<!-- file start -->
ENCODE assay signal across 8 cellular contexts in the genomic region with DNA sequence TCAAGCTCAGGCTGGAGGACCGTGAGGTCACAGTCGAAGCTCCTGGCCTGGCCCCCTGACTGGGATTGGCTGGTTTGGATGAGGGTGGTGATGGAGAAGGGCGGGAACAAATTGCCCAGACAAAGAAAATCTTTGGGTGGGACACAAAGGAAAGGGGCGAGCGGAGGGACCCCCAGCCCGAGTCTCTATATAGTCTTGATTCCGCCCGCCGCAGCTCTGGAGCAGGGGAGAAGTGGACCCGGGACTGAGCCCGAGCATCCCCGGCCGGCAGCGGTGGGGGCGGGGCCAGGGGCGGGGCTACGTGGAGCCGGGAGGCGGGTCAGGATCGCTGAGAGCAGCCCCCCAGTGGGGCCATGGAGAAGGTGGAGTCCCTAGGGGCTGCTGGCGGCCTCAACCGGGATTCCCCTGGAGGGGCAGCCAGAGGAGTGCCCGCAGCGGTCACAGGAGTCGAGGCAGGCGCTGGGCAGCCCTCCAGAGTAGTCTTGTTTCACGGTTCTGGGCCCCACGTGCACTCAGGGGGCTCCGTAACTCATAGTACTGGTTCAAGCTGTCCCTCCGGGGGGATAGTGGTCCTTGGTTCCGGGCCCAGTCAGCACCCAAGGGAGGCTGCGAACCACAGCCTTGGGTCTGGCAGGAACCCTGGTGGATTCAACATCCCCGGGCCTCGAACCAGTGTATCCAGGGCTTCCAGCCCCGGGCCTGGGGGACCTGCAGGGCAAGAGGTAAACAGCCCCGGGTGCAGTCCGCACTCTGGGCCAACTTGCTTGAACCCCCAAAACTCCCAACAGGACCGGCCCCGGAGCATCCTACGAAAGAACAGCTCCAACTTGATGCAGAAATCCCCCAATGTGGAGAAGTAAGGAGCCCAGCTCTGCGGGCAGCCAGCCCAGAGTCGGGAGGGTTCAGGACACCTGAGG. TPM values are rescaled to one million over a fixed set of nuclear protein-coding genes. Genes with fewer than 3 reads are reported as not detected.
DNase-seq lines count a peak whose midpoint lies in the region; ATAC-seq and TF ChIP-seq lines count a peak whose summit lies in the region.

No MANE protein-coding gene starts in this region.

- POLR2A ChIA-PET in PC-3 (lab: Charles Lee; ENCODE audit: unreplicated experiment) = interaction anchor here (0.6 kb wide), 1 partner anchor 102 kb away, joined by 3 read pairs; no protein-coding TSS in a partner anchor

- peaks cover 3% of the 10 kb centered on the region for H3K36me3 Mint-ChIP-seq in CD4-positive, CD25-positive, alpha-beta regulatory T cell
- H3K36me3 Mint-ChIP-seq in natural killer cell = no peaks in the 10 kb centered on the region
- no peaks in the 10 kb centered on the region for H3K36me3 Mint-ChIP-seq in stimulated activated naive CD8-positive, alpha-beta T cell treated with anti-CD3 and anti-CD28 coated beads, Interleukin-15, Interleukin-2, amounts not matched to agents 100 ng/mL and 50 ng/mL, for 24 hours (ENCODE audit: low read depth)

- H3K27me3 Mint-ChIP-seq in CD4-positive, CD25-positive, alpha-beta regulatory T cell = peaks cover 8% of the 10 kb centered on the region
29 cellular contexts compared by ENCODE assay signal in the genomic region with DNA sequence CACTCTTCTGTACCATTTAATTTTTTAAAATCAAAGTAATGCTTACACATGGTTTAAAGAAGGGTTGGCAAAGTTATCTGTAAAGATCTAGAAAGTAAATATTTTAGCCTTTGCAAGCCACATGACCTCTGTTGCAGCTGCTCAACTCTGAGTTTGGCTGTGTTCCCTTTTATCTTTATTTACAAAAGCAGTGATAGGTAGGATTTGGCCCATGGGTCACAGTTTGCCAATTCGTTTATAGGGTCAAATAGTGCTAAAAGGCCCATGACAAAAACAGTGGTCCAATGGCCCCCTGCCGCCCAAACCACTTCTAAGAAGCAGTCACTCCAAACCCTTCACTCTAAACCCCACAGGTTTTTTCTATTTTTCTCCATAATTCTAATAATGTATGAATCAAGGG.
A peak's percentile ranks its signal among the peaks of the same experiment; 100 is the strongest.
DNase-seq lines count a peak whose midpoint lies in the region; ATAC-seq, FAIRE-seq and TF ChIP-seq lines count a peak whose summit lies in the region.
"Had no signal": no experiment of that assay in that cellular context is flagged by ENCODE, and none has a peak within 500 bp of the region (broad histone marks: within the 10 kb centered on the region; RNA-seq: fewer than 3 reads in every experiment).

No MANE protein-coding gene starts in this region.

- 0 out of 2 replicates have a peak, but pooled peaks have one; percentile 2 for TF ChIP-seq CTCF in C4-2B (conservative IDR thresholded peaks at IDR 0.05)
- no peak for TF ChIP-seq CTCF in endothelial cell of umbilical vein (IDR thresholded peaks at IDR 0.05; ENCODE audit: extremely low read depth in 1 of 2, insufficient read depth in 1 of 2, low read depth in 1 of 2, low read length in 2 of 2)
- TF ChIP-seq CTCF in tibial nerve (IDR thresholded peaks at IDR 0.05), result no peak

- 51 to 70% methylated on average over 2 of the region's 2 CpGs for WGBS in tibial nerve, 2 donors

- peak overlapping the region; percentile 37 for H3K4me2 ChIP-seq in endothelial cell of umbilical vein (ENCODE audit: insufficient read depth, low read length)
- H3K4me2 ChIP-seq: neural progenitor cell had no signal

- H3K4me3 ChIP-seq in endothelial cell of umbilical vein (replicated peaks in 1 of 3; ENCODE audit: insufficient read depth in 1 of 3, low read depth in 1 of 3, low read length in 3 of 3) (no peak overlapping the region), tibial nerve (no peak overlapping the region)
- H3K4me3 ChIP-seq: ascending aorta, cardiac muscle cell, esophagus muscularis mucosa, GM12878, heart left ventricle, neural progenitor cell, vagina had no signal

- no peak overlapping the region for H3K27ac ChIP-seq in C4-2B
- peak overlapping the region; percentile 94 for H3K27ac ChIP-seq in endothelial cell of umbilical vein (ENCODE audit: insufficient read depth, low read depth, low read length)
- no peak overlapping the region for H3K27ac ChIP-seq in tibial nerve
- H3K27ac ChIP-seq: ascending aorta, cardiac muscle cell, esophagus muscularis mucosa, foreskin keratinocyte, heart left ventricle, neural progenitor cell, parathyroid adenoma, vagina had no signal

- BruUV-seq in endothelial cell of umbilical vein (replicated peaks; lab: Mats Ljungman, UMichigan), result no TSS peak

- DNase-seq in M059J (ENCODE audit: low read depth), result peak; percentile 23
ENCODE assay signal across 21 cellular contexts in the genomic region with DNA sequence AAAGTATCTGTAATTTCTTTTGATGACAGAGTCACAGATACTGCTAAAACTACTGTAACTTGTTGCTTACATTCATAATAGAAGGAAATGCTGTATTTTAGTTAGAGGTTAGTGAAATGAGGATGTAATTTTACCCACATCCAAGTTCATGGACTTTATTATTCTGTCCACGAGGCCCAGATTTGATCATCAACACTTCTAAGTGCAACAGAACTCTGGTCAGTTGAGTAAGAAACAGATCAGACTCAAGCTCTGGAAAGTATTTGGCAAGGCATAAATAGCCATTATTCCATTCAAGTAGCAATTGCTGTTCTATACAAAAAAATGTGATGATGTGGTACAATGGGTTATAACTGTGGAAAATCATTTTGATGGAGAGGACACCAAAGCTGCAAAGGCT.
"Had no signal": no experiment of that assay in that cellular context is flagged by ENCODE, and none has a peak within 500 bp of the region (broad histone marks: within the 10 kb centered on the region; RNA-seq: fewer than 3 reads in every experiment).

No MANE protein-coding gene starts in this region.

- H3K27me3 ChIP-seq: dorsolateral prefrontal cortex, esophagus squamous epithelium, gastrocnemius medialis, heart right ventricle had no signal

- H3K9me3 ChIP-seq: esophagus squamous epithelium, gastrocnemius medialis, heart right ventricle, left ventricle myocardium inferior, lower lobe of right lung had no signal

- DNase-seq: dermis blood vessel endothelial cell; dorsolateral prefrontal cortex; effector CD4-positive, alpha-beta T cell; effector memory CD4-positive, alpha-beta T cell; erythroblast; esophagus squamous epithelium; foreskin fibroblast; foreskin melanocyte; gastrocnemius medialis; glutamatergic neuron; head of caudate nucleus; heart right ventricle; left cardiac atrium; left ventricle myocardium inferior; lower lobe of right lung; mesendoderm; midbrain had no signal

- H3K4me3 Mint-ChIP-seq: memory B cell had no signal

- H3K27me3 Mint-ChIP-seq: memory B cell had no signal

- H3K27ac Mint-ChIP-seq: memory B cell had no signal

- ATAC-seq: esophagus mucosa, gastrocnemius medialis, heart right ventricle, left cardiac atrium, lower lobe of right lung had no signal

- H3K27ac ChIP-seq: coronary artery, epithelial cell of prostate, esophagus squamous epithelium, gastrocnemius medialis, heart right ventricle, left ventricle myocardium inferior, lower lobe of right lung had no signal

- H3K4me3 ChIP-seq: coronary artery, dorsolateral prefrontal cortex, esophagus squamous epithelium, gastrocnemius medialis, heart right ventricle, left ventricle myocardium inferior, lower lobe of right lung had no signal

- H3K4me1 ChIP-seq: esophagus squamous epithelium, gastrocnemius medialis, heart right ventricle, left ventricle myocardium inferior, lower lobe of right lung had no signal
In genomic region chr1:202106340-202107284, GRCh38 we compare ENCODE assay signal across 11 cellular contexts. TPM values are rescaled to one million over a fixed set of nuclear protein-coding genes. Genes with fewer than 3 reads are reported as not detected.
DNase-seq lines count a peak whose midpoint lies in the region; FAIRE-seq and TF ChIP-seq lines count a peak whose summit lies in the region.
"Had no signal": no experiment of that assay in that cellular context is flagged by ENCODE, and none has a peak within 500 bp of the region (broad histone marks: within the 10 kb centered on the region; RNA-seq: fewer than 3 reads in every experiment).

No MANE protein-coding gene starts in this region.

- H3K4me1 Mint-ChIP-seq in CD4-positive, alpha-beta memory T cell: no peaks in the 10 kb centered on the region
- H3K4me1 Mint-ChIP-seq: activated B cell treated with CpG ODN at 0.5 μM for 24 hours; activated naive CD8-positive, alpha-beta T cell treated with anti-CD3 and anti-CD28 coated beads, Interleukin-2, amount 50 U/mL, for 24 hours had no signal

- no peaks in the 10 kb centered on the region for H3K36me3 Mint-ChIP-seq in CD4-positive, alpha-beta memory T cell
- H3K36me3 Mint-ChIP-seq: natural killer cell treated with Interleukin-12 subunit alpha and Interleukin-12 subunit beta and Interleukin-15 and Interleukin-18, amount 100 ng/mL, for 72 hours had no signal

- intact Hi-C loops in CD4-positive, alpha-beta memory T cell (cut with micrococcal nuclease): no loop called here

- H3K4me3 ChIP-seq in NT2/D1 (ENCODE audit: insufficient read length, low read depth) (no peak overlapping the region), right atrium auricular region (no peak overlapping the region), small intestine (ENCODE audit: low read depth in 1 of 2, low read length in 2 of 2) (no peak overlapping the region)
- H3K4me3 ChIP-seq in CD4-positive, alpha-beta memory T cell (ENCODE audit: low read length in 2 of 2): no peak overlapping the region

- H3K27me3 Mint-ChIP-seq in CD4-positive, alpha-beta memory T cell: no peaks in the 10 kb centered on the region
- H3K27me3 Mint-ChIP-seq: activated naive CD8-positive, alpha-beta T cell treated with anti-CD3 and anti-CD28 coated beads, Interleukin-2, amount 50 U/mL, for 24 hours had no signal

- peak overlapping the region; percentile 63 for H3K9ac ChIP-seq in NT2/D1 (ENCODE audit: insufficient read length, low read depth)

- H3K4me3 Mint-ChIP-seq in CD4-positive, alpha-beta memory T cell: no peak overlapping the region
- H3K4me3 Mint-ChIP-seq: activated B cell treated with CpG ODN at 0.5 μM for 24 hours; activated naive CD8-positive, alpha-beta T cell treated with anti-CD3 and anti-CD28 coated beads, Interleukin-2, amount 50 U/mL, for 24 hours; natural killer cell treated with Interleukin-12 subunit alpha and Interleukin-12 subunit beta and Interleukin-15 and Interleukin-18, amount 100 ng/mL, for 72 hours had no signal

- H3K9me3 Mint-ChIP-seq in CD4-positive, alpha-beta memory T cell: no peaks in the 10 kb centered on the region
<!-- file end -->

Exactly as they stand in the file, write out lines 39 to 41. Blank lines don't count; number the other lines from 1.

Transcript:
- H3K4me3 ChIP-seq: coronary artery, dorsolateral prefrontal cortex, esophagus squamous epithelium, gastrocnemius medialis, heart right ventricle, left ventricle myocardium inferior, lower lobe of right lung had no signal

- H3K4me1 ChIP-seq: esophagus squamous epithelium, gastrocnemius medialis, heart right ventricle, left ventricle myocardium inferior, lower lobe of right lung had no signal
In genomic region chr1:202106340-202107284, GRCh38 we compare ENCODE assay signal across 11 cellular contexts. TPM values are rescaled to one million over a fixed set of nuclear protein-coding genes. Genes with fewer than 3 reads are reported as not detected.